I don’t normally read books like The Middle Place. Memoirs are something I don’t just shy away from, but run screaming in the other direction. What sold me on The Middle Place was the video I’ve posted below. Kelly Corrigan does a reading of an essay she did about women and friendships, and when tears were rolling down my cheeks by the end of the video, I knew I would read her book.
The middle place, according to the author, is “that sliver of time when parenthood and childhood overlap.” “And that’s what this whole thing is about. Calling home. Instinctively. Even when all the paperwork — a marriage license, a notarized deed, two birth certificates, and seven years of tax returns — clearly indicates you’re an adult, but all the same, there you are, clutching the phone and thanking God that you’re still somebody’s daughter.”
The Middle Place is about Kelly Corrigan growing up with the coolest dad ever (nicknamed Greenie, for reasons that are explained in the book and are laugh out loud funny), and finding out in her mid-30s that she has breast cancer. Seven months into her chemotherapy treatments, her family finds out that her dad has bladder cancer. The chapters alternate between stories Kelly has about growing up and her documenting her time with cancer.
Here’s the problem with memoirs: I can’t tell you anymore of the story! Or I will have retold the memoir, only less funny. So I’ll stop talking about the story and talk about other stuff.
Like Kelly’s honesty! Okay, maybe it’s because I haven’t had cancer, but I really focused on Kelly’s relationship with her husband and her dad, as opposed to her cancer and chemotherapy (though that was very touching, it just wasn’t the part that resonated with me). And there’s times that I would blush, thinking, “OMG, Kelly, NO! Don’t say that! You’re putting yourself in a very bad light! Which is to say, you’re coming across as human.” Like the time she got in a fight with her husband about how he would call his parents once a week on Saturdays. She comes off as rather bitchy, but the lovely part is she doesn’t defend herself, she doesn’t try to make it right. It’s just there, out on display.
So the whole reason I wanted to read this book RIGHT NOW was because the author was making an appearance at a local bookstore, and I totally wanted to see her, hoping she’d read the Transcending thing that is in the video above. (She didn’t.) When I got there, the place was absolutely buzzing. More so than bookstores do for other authors, and I think it was the memoir thing, because people felt a connection to her. Kelly was FABULOUS! She has a really cute voice and she’s really cute herself with this spikey haircut and glasses that have a dark frame (just like mine!). She read two chapters from her book, and her tone and inflection really added to the story. The audience was in love, as was I. After a Q&A, people went up to have their book signed, but I didn’t have a book because I’d checked mine out from the library, and as good as the memoir was, I knew I wouldn’t want to re-read it. So I waited around until the crowd dispersed and went up to say hi while she was signing books for the store. Here’s how it went:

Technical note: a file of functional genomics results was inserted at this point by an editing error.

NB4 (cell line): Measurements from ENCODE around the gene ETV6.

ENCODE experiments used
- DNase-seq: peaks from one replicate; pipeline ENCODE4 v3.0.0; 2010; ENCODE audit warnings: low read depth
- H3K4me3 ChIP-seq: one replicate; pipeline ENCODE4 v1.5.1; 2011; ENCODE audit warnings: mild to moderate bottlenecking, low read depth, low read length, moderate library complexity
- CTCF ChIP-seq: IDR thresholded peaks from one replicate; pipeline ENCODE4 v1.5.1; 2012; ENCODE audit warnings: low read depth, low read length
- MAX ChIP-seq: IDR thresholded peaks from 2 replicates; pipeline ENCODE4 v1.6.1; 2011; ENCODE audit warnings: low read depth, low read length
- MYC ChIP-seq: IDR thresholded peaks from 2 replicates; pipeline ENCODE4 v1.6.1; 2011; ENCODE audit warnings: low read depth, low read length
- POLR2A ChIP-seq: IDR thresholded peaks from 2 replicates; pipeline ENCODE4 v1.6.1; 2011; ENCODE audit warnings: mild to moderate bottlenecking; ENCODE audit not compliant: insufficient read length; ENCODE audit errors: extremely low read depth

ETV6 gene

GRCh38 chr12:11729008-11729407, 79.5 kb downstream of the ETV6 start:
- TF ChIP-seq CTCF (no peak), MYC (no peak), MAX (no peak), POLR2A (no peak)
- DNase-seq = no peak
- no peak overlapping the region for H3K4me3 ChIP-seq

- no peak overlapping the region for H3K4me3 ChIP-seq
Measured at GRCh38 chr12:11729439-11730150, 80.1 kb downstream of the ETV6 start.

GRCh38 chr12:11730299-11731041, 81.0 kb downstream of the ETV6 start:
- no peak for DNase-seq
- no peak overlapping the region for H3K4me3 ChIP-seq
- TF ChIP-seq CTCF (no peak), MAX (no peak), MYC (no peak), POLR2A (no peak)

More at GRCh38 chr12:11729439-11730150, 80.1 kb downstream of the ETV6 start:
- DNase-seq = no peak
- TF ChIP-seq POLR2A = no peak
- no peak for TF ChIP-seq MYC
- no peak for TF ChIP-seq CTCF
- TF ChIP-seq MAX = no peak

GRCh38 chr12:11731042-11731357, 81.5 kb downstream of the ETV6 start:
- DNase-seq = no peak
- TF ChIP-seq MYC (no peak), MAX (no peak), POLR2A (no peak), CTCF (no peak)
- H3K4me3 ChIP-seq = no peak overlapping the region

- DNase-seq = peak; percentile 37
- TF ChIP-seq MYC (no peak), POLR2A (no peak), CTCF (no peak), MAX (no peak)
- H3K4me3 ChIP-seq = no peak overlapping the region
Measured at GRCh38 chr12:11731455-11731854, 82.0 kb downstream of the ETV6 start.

Kelly Corrigan (KC): Hi!
Me: I don’t have a book for you to sign.
KC: (says nothing, just looks at me)
Me: (thinking to myself, GAH! WHY DID I SAY THAT! DO OVER! DO OVER!) Uh, *nervous laugh* I think I need to start over.
Author and bookstore workers are just staring at me.
Me: Umm, I just wanted to say that I don’t normally read memoirs…BUT I READ YOURS! because of that essay you wrote that’s now a video?
Me: Yeah, that one. And I loved it and decided to read your book after watching that.
KC: (Smiles but says nothing).
Me: And I have a blog! And I’ll be posting about your appearance here! Here’s my card…
KC: Great! You can just set it down there.
Me: Okay, there ya go. Well, that’s all. I just wanted to tell you I really liked your book.
KC : Thank you.
Me: (I walk away, kicking myself and telling myself that those were the LAMEST THINGS I’VE EVER SAID)
Seriously. HOW LAME AM I?! I was really stoked to talk to her, but when I got up there, I just drew a blank. I’d normally email the author and gush some more and let her know my post is up, but I think I’ll be quiet and just try to forget that ever happened. And hope that she forgets me. And also hope that she forgot about me before she was able to relive my lameness with her husband and friends.
Is there medication for people like me? Because there should be.
Rating: 88 out of 100